By jennyroseryan

Jenny Rose Ryan is a DIY junkie and a self-professed grandma. (In the sense that she likes to say things like, "Back in my day..." and enjoys doilies, blue hair and making things from scratch.) A frequent contributor to BUST Magazine, Jenny Rose also contributed heavily to the BUST DIY Guide to Life (while 9 months pregnant -- the ultimate do-it-yourself experience), and is an avid runner and marathon-fiend. When not carin' for the grumpy babe, writing or running, you can find her listening to new metal (as opposed to nu metal) and being so horrified by American politics that she bakes instead.

9 replies on “Breastfeeding Your Baby in Public: A Ladyguide”

Contemporary feminists need to reconcile pushing people to “respect” oppressively conservative non-western mores (on the weak grounds of “idk…it’s just their culture!”) and saying that it’s okay  for breastfeeding women to whip ’em out absolutely anywhere they happen to be.

Contemporary feminist or not, I don’t really understand the connection you’re talking about. Are you saying that if someone (feminist or not) is okay with oppressive cultural ideals as long as applied to “others,” then they must be okay with someone who espouses these ideals being annoyed with them for, as you put it, “whip(ping) ’em out?” Personally, I don’t care if someone is annoyed with me. It’s the law.

I don’t think I’m getting the connection. Because I don’t think there is one. Americans ARE okay with seeing naked breasts. Just not when they’re feeding babies. We see a ton more flesh in advertisements and other media then one does when a baby is nursing.

This is what it actually looks like:

(From a New Zealand ad campaign promoting breastfeeding.)

 

I’m not a mother yet, but since that’s in the foreseeable future, I’ve started thinking about it and reading up on it. Breastfeeding in public is something that never would have crossed my mind as something that would incur strangers’ wrath, but recently, I’ve been reading a lot of articles about the backlash of nursing in public areas. Honestly, I don’t understand what is so upsetting about nurturing the child you birthed in the most natural way possible. If you’re not exposing your titties to the world, why do people care so much?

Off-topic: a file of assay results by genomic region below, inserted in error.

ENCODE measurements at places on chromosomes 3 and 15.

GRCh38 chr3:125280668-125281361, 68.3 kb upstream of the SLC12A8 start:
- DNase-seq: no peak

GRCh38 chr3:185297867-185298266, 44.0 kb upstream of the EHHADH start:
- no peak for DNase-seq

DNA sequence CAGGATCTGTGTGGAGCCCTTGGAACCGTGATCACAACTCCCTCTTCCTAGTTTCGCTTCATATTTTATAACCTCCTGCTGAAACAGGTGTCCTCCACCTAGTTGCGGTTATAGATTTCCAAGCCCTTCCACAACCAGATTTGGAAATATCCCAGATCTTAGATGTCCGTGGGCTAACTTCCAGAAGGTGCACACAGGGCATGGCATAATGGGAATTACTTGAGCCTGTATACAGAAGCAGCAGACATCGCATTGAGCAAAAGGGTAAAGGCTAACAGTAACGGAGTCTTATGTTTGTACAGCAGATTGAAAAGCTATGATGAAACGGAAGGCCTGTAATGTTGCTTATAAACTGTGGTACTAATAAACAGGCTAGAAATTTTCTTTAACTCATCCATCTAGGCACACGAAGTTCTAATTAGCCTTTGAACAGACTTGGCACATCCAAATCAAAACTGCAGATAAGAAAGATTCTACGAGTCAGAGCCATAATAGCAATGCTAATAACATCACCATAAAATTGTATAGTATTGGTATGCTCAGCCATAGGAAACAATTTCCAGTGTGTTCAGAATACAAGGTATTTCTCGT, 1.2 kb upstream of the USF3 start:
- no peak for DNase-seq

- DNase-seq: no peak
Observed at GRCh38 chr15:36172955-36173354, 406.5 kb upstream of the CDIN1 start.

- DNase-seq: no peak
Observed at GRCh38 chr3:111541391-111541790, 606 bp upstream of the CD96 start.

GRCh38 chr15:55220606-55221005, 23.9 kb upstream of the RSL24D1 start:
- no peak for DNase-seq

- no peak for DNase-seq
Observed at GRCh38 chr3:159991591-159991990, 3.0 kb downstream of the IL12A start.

I never got any negative comments either, although I always had my fighting cap on, just in case, especially once we moved to the South from LA. After she was a year I stopped nursing in public, just because it got a little awkward FOR ME to have a toddler NIP. Anyway she was generally too interested in whatever else was going on to want to nurse at that point.

Mostly I got smiles, actually. And a few thank yous.

I am in the midwest, and never had anybody say anything untoward about me whipping it out in public, even though I expected it at every turn.  By the time I was feeding the kid in public, though, she had usually been cranky enough for long enough that I would have welcomed the chance for somebody to get up in my grill about it so that I could let off some steam and give them a piece of my mind.  Not in a “this is my right!” kind of way, but in a “Here, then YOU TAKE CARE OF THE FUCKING BABY” kind of way.  And my kid wouldn’t allow any sort of cover-ups, either because it was hot, or because she wanted to see what was going on, or because she doesn’t believe in shame.  Either way, though, I have spent a lot of the last year basically topless basically everywhere, and am none the worse for wear.